Class of 2016 graduates are determined to find careers they love even if it means finding jobs that are unrelated to their undergraduate degrees.
The month of May brings the promise of summer for most college students. But for graduates, it is a blaring reminder that the end of their college careers have arrived and time is running out to find a job before graduation.
Most colleges require students to declare their major by their sophomore year, but how realistic is it to know what you want to do for the rest of your life before you are 20 years old?
Muhammad is familiar with the conditions of public schools and has close ties to the greater Syracuse community.
When Mark Muhammad was a young child, his father would drive him and other children around local neighborhoods in a garbage truck belonging to the Syracuse Department of Public Works. They took rakes, shovels and brooms and went to work cleaning up the clutter that lay on city streets.
But after a month went by and the mess returned, Muhammad would get frustrated and ask why they were doing it. No one else was out cleaning, and he couldn’t stand the work in the first place.
Dr. Umar Johnson, a school psychologist, said that the educational testing system is America's new Jim Crow.
Psychologist Umar Johnson said that test culture, underrepresentation of black teachers in schools and the political issues involved in the educational reform have left African Americans behind in his speech Thursday night at Gifford Auditorium.
Marc Gosselin, principal of Anna Lane Lingelbach Elementary near Philadelphia, inherited a budget that provided only 40 cents of support to each student.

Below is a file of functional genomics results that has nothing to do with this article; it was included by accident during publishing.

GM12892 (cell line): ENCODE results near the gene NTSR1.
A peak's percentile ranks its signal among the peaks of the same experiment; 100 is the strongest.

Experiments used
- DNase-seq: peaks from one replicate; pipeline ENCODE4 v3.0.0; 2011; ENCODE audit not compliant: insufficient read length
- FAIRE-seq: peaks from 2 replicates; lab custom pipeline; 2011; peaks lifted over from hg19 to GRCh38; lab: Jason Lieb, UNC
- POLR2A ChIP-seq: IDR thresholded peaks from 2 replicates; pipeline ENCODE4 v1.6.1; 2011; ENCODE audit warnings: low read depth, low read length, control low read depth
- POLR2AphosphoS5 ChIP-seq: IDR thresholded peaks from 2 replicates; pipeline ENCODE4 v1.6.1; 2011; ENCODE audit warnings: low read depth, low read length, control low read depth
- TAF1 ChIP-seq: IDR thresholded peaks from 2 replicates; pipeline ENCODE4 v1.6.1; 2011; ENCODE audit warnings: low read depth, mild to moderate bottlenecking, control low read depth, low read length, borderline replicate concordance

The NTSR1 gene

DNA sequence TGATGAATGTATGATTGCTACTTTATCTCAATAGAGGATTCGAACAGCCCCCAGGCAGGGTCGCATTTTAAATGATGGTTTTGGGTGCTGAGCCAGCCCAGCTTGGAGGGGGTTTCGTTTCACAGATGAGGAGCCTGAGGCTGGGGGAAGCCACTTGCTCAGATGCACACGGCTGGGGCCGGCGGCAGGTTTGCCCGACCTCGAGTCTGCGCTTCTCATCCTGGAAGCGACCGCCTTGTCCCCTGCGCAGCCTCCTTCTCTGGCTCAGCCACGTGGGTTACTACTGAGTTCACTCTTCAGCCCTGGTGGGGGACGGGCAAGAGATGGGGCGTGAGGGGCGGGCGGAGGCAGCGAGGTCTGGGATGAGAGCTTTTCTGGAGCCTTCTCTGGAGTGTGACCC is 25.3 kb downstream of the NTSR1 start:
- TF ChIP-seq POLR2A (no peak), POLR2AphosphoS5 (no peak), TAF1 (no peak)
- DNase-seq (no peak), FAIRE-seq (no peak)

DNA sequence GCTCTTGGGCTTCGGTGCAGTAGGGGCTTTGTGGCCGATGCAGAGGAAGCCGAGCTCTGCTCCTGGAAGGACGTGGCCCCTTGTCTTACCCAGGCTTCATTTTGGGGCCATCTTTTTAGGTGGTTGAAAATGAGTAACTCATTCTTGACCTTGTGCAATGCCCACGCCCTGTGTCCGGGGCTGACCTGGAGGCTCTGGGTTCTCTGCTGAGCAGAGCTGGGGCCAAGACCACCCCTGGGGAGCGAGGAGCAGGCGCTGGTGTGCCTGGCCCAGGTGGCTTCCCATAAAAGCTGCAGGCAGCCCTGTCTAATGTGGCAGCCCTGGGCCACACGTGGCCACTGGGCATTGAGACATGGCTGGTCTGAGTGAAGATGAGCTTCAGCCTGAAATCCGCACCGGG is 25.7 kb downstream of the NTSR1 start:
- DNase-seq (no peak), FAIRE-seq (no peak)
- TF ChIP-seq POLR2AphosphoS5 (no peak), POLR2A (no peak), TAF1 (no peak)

Located on the edge of Philadelphia, Anna Lane Lingelbach Elementary school is one of the most underfunded schools in Pennsylvania.
When Marc Gosselin started as the Germantown school's principal in August 2014, he was shocked to learn his operating budget for the 2014-2015 academic year was less than 40 cents for each of its 400 students.
Syracuse inner-city high schools strengthen programs to help students graduate with more than just a diploma.
It isn’t too often you see 17-year-olds eagerly go home to explain to their mothers the exact medical terminology for a nosebleed or why their clavicle is sore. But this is exactly what Henninger High School students on Syracuse’s west side are doing now, thanks to its new medical assistant program
The food and drink tasting event drew large crowds to the Museum of Science and Technology even during the SU Final Four game against Michigan.
If you weren't watching the Syracuse-Michigan basketball game and needed something else to do on Saturday night besides spill beer on your orange Final Four T-shirt or shout “Go Cuse!” at a bar's TV, "Tap into the MOST" at the Museum of Science and Technology was definitely the best way to spend your night.